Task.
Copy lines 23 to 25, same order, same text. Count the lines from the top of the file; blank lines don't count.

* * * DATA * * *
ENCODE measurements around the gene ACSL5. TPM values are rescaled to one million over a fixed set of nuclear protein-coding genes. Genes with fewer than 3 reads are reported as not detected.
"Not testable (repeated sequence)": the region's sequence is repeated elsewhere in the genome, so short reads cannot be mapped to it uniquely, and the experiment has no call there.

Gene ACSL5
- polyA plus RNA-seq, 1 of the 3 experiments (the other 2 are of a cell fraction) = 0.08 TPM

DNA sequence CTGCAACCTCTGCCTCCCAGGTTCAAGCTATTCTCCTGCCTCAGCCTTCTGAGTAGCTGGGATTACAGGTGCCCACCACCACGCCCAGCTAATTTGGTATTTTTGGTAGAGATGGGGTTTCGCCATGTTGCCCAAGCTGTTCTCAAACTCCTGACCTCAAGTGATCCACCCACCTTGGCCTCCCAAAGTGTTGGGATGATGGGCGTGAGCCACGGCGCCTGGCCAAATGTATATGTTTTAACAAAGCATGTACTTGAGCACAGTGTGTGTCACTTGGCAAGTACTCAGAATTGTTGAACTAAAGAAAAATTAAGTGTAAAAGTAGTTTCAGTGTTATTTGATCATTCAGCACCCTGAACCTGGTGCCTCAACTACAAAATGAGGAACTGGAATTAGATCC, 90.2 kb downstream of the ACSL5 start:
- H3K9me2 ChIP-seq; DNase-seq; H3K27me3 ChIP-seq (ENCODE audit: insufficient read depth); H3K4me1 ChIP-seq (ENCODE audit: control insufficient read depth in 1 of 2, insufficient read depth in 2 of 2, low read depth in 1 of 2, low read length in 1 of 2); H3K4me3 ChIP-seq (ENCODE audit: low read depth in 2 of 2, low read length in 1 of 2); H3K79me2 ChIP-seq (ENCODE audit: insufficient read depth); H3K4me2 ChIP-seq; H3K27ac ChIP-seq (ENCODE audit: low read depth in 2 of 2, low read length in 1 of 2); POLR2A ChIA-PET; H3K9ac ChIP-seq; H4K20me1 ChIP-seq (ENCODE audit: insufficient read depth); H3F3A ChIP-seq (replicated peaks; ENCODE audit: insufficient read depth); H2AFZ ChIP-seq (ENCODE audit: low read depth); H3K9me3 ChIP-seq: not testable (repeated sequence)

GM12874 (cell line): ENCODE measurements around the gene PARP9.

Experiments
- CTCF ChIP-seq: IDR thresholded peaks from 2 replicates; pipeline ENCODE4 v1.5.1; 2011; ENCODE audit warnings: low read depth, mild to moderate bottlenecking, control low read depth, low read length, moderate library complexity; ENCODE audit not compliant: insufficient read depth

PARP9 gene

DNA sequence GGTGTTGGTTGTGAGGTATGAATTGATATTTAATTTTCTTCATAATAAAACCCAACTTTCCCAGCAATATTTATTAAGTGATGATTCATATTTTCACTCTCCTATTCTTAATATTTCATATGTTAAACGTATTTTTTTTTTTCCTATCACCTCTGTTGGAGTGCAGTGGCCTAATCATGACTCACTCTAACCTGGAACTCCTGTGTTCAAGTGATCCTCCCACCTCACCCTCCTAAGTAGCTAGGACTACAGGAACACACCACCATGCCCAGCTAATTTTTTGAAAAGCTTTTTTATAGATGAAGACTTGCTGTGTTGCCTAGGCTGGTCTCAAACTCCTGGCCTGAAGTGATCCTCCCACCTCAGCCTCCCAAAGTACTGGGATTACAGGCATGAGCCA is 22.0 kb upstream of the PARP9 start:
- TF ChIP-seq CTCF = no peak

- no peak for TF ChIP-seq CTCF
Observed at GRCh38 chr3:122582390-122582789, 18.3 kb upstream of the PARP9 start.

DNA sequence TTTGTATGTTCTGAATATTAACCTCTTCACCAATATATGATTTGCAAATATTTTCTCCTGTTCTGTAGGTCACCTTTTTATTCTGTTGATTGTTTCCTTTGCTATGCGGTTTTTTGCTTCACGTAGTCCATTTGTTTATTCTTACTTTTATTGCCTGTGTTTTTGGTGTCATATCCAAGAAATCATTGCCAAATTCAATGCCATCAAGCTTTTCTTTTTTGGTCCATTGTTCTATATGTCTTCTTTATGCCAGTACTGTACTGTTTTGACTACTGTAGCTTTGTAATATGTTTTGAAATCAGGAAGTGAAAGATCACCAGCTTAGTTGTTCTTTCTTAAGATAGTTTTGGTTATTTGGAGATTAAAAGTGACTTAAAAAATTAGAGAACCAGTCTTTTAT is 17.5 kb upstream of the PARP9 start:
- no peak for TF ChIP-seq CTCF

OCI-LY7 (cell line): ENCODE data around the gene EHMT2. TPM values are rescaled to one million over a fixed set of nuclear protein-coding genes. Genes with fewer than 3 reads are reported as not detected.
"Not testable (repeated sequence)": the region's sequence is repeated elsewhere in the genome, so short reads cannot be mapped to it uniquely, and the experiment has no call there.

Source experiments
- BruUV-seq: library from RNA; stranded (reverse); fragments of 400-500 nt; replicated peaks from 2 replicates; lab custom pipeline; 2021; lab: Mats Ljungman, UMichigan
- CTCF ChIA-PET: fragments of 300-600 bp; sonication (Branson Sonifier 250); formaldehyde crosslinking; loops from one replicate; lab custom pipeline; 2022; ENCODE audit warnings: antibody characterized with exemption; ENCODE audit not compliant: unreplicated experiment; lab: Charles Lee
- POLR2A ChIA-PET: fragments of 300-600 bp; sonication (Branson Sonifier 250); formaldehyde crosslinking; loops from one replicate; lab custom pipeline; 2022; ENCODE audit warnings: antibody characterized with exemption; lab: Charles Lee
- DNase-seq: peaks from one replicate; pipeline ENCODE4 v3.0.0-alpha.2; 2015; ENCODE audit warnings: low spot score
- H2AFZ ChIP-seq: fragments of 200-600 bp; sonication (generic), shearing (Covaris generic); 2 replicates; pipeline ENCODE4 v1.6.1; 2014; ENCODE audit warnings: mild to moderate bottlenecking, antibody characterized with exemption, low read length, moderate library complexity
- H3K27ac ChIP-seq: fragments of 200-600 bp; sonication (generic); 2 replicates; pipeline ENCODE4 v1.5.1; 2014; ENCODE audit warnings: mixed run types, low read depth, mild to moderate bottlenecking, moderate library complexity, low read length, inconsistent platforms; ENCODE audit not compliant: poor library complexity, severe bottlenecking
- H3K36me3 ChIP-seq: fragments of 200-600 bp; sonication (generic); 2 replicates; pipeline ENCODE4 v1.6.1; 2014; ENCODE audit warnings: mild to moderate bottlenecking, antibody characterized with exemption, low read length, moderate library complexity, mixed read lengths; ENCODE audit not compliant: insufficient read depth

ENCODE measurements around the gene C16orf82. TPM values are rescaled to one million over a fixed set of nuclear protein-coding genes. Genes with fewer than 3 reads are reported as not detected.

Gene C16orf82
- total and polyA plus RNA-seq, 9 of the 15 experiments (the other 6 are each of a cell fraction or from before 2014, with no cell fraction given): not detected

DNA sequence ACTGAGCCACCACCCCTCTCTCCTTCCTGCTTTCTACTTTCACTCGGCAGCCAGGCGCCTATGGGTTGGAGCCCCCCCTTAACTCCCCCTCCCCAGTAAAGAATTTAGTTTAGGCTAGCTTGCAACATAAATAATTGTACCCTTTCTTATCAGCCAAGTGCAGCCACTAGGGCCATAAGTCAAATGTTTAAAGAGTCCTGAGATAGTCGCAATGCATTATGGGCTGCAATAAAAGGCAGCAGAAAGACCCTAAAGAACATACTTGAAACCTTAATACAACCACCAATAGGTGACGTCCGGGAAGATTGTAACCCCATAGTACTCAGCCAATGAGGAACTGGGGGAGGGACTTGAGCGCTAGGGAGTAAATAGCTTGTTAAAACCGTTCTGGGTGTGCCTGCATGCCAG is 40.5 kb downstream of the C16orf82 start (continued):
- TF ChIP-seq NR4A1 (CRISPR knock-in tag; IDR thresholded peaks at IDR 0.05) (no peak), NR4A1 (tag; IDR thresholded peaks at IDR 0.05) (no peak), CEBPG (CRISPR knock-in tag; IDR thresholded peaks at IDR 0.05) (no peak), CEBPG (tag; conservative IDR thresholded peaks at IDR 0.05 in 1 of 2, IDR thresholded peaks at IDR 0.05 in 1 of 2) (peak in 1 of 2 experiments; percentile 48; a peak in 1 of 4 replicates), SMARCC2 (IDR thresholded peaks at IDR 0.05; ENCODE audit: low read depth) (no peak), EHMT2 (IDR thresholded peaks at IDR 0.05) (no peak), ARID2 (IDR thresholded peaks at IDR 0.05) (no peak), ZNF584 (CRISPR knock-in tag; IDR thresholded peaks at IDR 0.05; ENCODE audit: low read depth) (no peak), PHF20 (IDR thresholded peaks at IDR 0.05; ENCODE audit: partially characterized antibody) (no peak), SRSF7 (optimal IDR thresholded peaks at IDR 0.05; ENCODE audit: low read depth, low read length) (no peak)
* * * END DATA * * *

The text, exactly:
- DNase-seq: peaks from one replicate; pipeline ENCODE4 v3.0.0-alpha.2; 2015; ENCODE audit warnings: low spot score
- H2AFZ ChIP-seq: fragments of 200-600 bp; sonication (generic), shearing (Covaris generic); 2 replicates; pipeline ENCODE4 v1.6.1; 2014; ENCODE audit warnings: mild to moderate bottlenecking, antibody characterized with exemption, low read length, moderate library complexity
- H3K27ac ChIP-seq: fragments of 200-600 bp; sonication (generic); 2 replicates; pipeline ENCODE4 v1.5.1; 2014; ENCODE audit warnings: mixed run types, low read depth, mild to moderate bottlenecking, moderate library complexity, low read length, inconsistent platforms; ENCODE audit not compliant: poor library complexity, severe bottlenecking